FINALpsychstudyguide1 - Georgia Tollin and Meg Rappeport...

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Georgia Tollin and Meg Rappeport Psych Test Study Guide #1 I. Course Introduction: -The epistemological question: how do we know what we know? 1) We know something when we can explain it: -Nomothetic Explanation: useful for physical events •We being a particular instance or event under a covering law •Ex: The cup dropped because of gravity -Idiographic Explanation: useful for human behavior, purposes, or motives •We account for an individual’s action by referring to reasons, emotions, or goals •Ex: He dropped the cup because he was nervous/wanted to make a point 2) We know something when we can observe it: -But there’s no such thing as “raw” data/observation •Pure observation is already interpretation -Our perceptions are shaped by how we make meaning and by our “weltanschauung” (worldview) -We can’t pay attention to everything at once 3) We know something when we can describe it: -Labels and or concepts are invaluable: they allow us to communicate with each other in a kind of shorthand by organizing, but also by eliminating certain info -Concepts can create problems such as: 1) Nominal Fallacy: using one world in place of another, and mistakenly believing you’ve added information (doesn’t explain the original word) 2) Reification: confusing a concept with something in reality 3) Functional Fixity: a label renders something inflexible -Ex: video tape, not paper weight •Theories : help us pay attention to certain things and not to others 1) Psychodynamic Theory : helps us pay attention to feelings 2) Cognitive Theory: emphasizes thoughts 3) Learning Theory: has us focus on environmental rewards and punishments 4) Humanistic Theory: explores autonomy and meaning, and ways in which meaning can be restored 5) Family Systems Theory: oriented around relationships and “locking” each other into place
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4) We know something when we can interact with it: -Martin Buber distinguished between: •I-It Relationships : relate to something as an object/category -Subject-Object -We observe and appraise •I-Thou Relationships : relate to someone in the present moment as fully human -Subject-Subject -We experience and appreciate I-IT I-Thou Subject-Object Subject to Subject Observe Experience Evaluate Appreciate Theories Stories Time-Limited Timeless (present) *Knowing about *Knowing II. Normal and Abnormal Behavior: •Abnormality: 1. Deviation from the “average” 2. Deviation from the ideal 3. Inability to function effectively 4. Lack of a sense of well-being •Rosenhann Study: problems of classifying abnormal behavior -Students faked symptoms of hearing voices, were diagnosed and put in a mental institution, but weren’t released once they were labeled and tried to declare that they were sane • Perspectives on Abnormality : -Medical -Psychoanalytic -Cognitive: stuck in beliefs -Humanistic: meaning -Sociocultural (ex: eating disorders) -Behavioral (ex: learned helplessness) •Diagnosing Abnormal Behavior: -DSM IV: avoids suggestions about causes, but provides extensive descriptions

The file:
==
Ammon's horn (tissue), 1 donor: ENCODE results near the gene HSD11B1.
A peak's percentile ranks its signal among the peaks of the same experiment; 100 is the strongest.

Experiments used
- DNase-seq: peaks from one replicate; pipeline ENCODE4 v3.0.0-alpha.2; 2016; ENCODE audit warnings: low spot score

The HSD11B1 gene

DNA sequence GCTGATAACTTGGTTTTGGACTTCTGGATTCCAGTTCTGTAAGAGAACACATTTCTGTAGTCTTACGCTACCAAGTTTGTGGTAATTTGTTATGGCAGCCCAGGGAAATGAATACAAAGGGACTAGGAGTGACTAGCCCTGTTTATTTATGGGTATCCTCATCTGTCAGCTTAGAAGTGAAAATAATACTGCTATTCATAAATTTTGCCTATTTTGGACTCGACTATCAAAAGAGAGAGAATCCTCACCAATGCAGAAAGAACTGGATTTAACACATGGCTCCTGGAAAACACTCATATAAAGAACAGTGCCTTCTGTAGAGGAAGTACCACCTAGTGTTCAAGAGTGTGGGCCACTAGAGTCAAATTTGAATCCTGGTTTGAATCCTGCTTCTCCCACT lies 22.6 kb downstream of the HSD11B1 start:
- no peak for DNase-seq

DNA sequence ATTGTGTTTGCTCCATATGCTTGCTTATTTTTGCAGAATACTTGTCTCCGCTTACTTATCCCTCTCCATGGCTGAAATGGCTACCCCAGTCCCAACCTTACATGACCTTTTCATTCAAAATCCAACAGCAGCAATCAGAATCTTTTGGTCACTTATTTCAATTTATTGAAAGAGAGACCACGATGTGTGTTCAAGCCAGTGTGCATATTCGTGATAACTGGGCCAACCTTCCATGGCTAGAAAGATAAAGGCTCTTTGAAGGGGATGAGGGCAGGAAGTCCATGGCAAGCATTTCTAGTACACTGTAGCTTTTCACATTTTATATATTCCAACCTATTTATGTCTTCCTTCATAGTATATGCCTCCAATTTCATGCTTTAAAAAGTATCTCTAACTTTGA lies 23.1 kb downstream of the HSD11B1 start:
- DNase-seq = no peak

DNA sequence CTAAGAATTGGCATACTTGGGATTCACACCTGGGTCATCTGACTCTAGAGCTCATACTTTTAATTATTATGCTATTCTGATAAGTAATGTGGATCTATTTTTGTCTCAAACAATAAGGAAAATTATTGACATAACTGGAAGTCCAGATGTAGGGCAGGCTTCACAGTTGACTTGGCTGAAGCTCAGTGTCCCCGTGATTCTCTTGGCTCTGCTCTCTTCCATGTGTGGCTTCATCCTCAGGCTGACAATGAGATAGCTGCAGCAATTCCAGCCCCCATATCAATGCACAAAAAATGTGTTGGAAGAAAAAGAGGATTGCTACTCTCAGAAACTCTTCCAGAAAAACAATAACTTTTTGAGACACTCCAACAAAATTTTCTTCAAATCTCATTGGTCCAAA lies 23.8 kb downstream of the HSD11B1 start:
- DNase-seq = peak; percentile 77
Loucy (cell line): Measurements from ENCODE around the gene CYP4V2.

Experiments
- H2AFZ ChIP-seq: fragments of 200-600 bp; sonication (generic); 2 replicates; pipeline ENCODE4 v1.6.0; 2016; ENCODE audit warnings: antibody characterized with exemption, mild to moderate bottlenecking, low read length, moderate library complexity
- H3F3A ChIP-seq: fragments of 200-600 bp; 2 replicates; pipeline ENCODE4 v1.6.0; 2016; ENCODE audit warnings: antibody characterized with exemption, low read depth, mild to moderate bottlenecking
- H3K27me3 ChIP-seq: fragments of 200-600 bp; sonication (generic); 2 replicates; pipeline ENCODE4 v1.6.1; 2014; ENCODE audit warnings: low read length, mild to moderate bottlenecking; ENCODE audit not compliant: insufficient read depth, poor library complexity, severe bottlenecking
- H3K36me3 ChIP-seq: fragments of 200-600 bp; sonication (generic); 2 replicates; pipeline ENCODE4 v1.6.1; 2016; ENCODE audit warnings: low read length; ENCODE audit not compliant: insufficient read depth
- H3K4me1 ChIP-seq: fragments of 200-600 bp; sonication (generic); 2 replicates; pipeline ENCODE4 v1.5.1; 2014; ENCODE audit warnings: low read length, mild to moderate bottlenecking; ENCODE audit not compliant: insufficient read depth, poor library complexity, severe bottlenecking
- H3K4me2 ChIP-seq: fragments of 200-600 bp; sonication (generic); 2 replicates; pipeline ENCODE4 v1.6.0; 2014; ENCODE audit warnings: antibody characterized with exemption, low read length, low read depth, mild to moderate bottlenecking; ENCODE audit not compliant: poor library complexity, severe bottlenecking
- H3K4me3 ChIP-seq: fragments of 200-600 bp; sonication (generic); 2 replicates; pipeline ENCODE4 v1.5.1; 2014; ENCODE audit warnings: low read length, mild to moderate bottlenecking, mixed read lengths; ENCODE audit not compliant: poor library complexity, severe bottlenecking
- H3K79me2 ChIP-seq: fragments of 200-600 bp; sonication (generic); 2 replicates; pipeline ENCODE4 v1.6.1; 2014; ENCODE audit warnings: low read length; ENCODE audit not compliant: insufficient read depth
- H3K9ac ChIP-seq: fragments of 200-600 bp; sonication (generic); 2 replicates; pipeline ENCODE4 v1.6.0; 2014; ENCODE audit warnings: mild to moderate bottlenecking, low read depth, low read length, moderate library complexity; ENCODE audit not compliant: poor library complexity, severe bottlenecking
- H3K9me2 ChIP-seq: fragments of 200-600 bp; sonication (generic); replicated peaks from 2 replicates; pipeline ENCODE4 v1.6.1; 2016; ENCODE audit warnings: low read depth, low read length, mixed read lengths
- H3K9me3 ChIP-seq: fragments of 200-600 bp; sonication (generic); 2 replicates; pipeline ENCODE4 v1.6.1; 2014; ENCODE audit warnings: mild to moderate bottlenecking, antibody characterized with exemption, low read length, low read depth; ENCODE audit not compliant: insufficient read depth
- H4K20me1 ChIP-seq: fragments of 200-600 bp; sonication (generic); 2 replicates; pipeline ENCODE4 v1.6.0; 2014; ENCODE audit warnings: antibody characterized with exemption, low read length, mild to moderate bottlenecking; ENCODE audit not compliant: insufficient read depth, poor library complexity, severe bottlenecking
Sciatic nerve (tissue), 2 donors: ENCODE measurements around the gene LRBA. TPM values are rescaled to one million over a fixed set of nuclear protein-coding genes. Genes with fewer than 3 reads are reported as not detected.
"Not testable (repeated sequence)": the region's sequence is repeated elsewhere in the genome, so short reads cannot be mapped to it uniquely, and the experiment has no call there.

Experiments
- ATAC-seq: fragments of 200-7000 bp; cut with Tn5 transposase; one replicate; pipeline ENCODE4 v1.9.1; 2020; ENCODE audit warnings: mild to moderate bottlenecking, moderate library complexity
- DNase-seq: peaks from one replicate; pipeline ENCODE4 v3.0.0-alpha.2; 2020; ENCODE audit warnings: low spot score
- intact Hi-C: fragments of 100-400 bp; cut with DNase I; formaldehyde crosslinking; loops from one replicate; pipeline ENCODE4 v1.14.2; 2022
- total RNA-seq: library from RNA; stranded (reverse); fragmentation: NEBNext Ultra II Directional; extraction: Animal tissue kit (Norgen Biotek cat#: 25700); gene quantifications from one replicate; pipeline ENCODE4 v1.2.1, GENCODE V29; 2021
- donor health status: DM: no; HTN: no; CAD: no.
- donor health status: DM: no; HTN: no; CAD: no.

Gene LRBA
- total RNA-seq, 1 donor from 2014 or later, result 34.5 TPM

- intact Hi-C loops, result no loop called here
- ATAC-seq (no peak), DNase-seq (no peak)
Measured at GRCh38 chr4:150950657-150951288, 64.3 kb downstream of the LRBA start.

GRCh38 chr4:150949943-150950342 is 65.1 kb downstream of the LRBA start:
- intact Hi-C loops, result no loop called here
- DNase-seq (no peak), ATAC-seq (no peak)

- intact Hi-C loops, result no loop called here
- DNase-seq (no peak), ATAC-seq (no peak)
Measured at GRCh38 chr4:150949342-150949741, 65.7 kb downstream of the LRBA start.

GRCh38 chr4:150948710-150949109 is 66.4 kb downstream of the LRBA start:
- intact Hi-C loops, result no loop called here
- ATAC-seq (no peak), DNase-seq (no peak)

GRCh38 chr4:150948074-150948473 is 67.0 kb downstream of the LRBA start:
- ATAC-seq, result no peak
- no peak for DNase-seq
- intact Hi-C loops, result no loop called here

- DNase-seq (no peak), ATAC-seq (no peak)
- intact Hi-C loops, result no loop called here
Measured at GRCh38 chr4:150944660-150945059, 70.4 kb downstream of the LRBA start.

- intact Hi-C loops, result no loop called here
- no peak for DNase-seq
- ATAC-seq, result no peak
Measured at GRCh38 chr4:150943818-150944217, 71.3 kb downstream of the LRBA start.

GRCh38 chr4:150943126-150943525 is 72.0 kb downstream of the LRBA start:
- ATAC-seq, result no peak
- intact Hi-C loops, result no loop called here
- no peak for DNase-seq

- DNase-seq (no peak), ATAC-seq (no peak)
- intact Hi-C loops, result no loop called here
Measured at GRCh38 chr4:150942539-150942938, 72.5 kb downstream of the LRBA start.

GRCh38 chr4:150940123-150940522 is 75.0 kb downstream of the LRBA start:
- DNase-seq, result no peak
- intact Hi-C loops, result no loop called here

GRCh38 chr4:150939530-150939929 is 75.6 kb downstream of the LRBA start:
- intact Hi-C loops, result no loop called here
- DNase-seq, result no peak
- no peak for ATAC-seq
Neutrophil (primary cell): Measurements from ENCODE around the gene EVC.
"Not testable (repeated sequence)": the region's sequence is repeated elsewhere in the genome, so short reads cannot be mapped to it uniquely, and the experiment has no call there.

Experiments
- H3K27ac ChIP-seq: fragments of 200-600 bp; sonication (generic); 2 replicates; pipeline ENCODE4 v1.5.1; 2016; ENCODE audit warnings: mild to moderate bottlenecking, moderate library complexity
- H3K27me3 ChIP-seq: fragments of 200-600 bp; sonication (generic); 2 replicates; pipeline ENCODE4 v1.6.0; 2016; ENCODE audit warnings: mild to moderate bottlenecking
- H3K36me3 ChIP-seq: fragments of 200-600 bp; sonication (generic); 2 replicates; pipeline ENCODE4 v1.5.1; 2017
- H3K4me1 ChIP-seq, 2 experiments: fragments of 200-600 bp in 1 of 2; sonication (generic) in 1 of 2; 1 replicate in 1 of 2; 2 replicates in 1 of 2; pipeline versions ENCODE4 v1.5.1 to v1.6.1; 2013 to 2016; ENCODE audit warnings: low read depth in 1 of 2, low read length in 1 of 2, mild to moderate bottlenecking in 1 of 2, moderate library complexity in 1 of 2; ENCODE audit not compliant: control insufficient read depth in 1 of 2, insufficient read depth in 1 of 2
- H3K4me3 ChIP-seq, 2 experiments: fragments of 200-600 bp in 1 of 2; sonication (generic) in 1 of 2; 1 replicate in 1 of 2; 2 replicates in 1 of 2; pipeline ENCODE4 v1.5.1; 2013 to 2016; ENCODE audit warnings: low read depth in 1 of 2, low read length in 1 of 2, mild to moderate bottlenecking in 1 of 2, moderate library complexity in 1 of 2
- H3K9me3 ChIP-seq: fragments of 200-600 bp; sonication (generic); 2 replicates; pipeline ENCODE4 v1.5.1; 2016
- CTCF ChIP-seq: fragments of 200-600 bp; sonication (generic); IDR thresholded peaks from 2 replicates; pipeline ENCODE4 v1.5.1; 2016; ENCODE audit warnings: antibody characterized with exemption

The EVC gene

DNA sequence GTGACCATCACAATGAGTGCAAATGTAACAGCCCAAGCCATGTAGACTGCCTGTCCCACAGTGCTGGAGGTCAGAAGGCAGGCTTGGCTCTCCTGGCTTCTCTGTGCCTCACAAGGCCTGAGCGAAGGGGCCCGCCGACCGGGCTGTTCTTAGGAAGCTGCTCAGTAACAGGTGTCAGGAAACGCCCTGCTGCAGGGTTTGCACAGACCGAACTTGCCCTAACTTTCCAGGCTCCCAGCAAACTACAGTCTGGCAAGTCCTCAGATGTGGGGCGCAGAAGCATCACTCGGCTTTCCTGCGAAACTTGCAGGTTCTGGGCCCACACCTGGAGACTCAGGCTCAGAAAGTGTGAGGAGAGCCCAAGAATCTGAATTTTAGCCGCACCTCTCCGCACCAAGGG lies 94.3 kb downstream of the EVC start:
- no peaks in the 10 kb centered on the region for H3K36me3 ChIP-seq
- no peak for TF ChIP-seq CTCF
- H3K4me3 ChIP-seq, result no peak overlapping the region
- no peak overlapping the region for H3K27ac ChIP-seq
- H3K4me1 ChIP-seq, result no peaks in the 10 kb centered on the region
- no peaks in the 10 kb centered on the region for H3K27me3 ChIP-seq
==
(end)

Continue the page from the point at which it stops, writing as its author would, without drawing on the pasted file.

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This note was uploaded on 03/06/2012 for the course PSYCH 202 taught by Professor Roberts during the Fall '06 term at University of Wisconsin.

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FINALpsychstudyguide1 - Georgia Tollin and Meg Rappeport...

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